(Cynara Cardunculus, Linn.). A thistlelike plant of southern Europe, cultivated for the thick leaf-stalk and midrib.

It is thought to be of the same species as the artichoke, and to have been developed from it by long cultivation and selection. See Cynara. The plant has been introduced into South America, and has run wild extensively on the pampas. Darwin writes that "no cultivated plant has run wild on so enormous a scale as the cardoon." From the artichoke it differs in taller and more prickly growth and smaller heads. The cardoon is perennial, but it is not hardy, and is treated as an annual. Seeds are sown in spring, either in pots under glass or in the open where the plants are to stand. The later sowing is usually preferred. The plants are given rich soil and should have abundant moisture supply, for they must make continuous and strong growth. When the leaves are nearly full grown, they are tied together near the top, straw is piled around the head, and earth is banked against it. This is to blanch the plant, for it is inedible unless so treated. From two to four weeks is required for the blanching. The procedure is not very unlike that adopted for the blanching of celery or endive. If the plants are late, they may be dug just before frost and blanched in a storage pit. The plants are usually grown 2 to 3 feet apart, in rows which are 4 feet apart.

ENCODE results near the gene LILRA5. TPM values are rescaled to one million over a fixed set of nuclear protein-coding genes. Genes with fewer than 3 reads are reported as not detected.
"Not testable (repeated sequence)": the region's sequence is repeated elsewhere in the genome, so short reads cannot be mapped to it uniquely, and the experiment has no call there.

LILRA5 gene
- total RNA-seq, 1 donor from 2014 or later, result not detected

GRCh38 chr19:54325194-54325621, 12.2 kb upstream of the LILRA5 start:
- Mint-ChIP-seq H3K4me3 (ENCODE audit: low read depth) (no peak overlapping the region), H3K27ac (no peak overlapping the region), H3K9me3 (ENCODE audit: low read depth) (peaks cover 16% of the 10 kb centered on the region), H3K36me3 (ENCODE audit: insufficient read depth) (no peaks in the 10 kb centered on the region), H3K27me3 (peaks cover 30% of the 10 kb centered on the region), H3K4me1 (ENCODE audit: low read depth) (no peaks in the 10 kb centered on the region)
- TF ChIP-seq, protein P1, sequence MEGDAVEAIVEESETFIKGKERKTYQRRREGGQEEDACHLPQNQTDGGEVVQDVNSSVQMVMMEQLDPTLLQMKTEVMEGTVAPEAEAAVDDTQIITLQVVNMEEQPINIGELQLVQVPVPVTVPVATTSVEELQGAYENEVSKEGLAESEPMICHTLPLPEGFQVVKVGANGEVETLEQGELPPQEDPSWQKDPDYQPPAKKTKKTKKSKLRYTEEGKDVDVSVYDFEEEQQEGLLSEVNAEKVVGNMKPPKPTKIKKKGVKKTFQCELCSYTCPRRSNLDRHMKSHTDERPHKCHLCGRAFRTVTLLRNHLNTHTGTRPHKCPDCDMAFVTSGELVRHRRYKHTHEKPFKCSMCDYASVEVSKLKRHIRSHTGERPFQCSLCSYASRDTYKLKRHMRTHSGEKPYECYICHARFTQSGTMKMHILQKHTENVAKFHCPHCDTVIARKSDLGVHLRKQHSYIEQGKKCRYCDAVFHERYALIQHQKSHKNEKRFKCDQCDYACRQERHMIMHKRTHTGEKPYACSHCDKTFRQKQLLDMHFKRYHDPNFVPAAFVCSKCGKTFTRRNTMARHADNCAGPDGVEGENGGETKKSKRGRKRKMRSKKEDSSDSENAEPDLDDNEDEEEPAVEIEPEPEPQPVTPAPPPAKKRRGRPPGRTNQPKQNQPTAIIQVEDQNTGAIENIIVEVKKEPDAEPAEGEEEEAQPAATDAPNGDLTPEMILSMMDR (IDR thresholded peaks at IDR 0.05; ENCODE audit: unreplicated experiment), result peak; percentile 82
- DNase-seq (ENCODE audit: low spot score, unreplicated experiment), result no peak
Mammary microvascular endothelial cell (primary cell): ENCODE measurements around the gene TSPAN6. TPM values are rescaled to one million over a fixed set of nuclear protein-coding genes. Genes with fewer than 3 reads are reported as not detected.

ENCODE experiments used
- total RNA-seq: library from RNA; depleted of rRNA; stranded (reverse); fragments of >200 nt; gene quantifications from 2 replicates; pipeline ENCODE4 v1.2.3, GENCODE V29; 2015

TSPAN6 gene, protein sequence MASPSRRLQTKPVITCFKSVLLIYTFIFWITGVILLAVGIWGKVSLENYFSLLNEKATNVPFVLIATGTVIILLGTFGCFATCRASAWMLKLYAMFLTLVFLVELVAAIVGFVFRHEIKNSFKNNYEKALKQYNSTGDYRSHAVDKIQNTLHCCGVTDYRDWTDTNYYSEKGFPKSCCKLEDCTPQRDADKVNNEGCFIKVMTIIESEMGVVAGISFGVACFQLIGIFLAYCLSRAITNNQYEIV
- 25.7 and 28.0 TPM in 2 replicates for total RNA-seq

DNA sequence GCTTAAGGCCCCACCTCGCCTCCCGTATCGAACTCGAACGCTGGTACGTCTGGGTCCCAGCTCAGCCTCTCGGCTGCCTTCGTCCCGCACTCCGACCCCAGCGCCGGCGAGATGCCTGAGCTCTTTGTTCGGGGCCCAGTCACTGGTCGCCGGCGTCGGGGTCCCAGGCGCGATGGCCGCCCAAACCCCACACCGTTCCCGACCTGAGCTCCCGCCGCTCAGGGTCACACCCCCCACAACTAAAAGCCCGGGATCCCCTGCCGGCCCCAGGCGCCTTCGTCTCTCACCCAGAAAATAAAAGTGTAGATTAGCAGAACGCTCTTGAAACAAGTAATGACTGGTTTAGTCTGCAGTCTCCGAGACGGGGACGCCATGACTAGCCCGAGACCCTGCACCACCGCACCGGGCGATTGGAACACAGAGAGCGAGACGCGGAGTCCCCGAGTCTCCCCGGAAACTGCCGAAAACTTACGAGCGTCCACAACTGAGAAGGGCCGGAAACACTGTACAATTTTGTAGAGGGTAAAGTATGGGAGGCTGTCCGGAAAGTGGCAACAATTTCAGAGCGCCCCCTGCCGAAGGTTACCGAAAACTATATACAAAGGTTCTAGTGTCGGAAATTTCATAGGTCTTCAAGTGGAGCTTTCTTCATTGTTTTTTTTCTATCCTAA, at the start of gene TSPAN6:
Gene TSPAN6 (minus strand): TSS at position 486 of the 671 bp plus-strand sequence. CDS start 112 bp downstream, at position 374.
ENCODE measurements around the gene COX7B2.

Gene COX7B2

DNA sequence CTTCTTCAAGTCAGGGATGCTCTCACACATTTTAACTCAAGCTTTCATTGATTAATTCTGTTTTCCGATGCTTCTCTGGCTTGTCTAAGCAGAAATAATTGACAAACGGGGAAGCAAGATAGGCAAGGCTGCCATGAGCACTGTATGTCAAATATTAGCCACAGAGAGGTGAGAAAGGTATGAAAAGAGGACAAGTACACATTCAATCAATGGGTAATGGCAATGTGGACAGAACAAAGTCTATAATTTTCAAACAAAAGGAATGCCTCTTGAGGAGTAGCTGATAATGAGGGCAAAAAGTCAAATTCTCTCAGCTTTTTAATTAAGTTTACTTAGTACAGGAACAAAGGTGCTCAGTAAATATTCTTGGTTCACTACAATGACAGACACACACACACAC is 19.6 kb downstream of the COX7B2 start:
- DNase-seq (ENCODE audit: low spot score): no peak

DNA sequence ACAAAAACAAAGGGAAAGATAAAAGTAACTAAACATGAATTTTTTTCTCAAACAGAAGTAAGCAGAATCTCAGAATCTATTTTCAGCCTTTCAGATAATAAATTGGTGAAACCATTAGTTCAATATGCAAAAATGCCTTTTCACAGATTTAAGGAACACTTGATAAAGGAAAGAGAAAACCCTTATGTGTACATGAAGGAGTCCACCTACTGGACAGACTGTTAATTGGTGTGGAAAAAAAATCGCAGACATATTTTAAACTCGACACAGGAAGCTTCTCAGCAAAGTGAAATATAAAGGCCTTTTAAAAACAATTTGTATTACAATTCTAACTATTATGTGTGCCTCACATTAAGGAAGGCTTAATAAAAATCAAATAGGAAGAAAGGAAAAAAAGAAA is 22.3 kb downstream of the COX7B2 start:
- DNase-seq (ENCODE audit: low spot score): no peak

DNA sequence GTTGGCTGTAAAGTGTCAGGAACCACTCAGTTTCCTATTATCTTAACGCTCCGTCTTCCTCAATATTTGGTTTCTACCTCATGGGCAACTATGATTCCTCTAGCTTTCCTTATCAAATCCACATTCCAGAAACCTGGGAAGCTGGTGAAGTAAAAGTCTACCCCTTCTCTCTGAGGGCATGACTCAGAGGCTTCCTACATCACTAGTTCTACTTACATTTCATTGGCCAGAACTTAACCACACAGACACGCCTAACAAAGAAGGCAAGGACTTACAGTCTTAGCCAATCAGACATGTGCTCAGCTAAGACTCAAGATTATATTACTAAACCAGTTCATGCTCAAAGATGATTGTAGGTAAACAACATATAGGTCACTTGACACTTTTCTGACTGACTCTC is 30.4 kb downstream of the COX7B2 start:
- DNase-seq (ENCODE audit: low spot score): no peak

They are sometimes grown in trenches, after the old way of growing celery. Cardoon is very little known as a vegetable in America except among foreigners. L. H. B.